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Review: 'Guns, Girls and Gambling' doesn't add up to fun

'Guns, Girls and Gambling,' a crime and double-crosses movie, has Gary Oldman and Christian Slater impersonating Elvis as it imitates '90s Tarantino.

December 14, 2012|By Mark Olsen
  • "Elvis Elvis" (Gary Oldman) ponders his fate as he stares off into the desert in "Guns, Girls and Gambling."
"Elvis Elvis" (Gary Oldman) ponders his fate as he stares off… (Universal )

The very notion of Gary Oldman as an Elvis impersonator sounds like it alone should be worth the price of admission for "Guns, Girls and Gambling." Alas, his turn is not as wildly committed as one might hope, and the movie overall is similarly a promising letdown.

A strangely anachronistic crime and double-crosses picture — is there something more current to rip off than '90s Tarantino? — the film is needlessly flat, never much achieving the kick and surprise it aspires to. A man who introduces himself as John Smith (Christian Slater) finds himself somewhat stranded at an Indian casino, where he passes the time by entering an Elvis impersonation contest.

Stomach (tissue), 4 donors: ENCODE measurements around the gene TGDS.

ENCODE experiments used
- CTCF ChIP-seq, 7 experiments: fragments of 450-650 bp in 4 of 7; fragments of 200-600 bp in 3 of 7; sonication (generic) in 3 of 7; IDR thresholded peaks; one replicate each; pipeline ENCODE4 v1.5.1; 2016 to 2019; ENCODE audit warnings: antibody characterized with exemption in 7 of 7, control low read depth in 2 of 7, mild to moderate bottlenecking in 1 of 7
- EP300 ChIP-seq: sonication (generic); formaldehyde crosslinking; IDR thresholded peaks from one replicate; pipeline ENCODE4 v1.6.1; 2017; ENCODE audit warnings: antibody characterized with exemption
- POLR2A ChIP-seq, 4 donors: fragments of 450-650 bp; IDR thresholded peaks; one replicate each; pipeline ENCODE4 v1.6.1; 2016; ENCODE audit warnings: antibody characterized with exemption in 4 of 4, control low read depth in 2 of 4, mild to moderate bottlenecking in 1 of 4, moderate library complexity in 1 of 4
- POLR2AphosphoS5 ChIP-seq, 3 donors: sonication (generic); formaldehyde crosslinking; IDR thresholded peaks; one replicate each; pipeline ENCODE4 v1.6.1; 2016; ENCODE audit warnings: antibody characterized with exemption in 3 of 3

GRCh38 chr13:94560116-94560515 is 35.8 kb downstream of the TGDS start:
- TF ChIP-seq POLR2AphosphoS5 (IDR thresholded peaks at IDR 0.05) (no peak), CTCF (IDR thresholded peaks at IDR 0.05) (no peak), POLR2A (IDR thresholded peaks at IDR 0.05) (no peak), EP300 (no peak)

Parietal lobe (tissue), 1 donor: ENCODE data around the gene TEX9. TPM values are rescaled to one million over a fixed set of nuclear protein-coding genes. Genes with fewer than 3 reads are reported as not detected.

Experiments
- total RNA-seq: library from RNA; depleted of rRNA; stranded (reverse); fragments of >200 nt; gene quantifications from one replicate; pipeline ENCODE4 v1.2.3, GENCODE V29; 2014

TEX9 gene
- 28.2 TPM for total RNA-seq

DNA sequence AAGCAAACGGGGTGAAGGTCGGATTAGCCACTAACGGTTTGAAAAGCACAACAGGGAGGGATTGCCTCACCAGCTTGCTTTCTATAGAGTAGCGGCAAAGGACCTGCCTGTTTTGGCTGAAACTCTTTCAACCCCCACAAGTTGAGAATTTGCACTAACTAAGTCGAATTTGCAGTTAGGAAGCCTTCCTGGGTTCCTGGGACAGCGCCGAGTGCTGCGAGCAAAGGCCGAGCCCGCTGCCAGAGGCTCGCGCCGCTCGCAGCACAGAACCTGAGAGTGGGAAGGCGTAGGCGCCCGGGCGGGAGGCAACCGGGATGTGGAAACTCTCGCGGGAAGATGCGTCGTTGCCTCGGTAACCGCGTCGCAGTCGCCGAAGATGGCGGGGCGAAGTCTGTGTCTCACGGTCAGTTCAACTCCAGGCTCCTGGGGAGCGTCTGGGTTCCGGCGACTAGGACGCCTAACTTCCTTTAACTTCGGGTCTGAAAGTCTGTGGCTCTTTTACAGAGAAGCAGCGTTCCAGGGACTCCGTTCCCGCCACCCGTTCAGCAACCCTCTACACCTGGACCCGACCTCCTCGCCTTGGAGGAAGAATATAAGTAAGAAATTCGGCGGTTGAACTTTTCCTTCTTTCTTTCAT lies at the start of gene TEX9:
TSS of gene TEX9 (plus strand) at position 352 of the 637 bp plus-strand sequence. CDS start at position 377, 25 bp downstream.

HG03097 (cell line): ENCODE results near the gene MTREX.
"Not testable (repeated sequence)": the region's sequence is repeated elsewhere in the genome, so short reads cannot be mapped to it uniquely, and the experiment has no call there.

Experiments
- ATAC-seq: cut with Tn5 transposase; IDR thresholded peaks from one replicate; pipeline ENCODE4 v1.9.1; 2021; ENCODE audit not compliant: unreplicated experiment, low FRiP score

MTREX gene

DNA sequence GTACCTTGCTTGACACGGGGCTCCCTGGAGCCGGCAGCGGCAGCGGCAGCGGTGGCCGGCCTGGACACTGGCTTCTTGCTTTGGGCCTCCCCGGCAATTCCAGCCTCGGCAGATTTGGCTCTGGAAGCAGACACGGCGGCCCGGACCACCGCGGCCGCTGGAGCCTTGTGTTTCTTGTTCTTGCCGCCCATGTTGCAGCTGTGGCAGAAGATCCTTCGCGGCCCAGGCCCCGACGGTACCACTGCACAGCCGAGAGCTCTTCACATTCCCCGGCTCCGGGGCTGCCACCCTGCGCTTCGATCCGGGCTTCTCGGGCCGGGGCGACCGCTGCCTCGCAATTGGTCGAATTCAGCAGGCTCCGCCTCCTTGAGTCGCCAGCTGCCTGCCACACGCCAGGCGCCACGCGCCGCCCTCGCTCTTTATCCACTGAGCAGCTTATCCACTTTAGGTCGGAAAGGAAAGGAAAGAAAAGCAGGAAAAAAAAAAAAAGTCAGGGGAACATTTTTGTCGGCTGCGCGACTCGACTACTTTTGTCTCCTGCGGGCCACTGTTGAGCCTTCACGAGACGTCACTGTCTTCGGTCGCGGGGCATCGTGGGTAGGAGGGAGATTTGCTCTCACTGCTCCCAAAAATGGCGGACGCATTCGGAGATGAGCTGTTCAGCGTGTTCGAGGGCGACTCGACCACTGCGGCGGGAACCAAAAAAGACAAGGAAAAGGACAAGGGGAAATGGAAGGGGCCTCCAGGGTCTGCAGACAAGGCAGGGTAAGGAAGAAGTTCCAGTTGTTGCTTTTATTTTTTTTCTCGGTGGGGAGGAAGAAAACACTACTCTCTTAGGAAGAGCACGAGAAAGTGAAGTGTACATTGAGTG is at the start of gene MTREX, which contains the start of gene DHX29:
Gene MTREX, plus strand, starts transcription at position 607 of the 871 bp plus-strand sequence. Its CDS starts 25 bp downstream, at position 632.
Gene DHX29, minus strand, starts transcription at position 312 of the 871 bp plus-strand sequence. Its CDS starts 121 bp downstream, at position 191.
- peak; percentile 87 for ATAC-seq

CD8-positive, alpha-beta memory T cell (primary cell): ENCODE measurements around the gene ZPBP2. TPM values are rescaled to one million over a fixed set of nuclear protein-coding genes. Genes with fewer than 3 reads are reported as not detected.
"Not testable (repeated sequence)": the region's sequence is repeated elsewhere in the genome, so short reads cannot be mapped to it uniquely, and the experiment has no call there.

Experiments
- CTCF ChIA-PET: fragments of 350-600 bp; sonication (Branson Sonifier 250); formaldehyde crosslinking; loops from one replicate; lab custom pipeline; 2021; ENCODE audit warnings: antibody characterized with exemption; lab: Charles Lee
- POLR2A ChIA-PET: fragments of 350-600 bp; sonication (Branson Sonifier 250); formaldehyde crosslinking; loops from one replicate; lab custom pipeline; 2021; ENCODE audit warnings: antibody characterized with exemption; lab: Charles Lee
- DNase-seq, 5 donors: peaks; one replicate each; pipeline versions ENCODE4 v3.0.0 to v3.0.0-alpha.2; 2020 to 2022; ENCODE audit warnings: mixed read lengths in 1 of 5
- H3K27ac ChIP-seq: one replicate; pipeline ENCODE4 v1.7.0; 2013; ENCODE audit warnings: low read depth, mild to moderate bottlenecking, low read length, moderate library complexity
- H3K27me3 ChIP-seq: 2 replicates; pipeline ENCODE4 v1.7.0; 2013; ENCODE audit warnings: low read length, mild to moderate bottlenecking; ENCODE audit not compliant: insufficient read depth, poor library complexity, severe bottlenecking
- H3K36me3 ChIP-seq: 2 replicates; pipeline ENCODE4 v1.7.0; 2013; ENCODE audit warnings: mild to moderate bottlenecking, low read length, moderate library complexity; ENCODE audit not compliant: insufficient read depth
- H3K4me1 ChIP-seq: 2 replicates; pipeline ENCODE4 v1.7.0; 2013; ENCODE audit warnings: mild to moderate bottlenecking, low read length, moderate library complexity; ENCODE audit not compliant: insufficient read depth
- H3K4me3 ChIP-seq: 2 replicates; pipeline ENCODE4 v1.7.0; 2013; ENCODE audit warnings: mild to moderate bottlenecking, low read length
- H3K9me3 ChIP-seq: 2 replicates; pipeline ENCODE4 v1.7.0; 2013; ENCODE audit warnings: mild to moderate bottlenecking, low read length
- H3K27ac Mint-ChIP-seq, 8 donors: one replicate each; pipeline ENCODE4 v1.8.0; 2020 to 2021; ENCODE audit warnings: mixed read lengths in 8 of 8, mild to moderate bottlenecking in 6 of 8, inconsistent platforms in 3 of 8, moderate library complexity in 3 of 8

This sets him on a course that intersects with the robbery of a rare Native American artifact and a long-simmering feud between the casino owners and a local power broker (Powers Boothe), as well as a mysterious female killer (Helena Mattsson). Besides the underworld setting and needlessly tricky timeline, drawing out the Tarantino connection is the fact that Slater and Oldman were costars in the Tarantino-scripted "True Romance," with Slater wearing Elvis-style sunglasses as he did in that earlier film just to make the point extra clear. (There's also even a signature Tarantino from-inside-a-car-trunk shot.)

Trying to pull together some sort of modern-day cowboys-and-Indians theme wrapped in a knowing crime-genre playfulness is harder than it might seem, and writer-director Michael Winnick isn't quite up to the challenge. A movie first and foremost about other movies, a derivative of derivatives, "Guns, Girls and Gambling" is like a losing hand at cards: It could have been a winner, but just isn't.

mark.olsen@latimes.com

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'Guns, Girls and Gambling'

MPAA rating: Not rated

Running time: 1 hour, 30 minutes

Playing: At the Laemmle Noho 7

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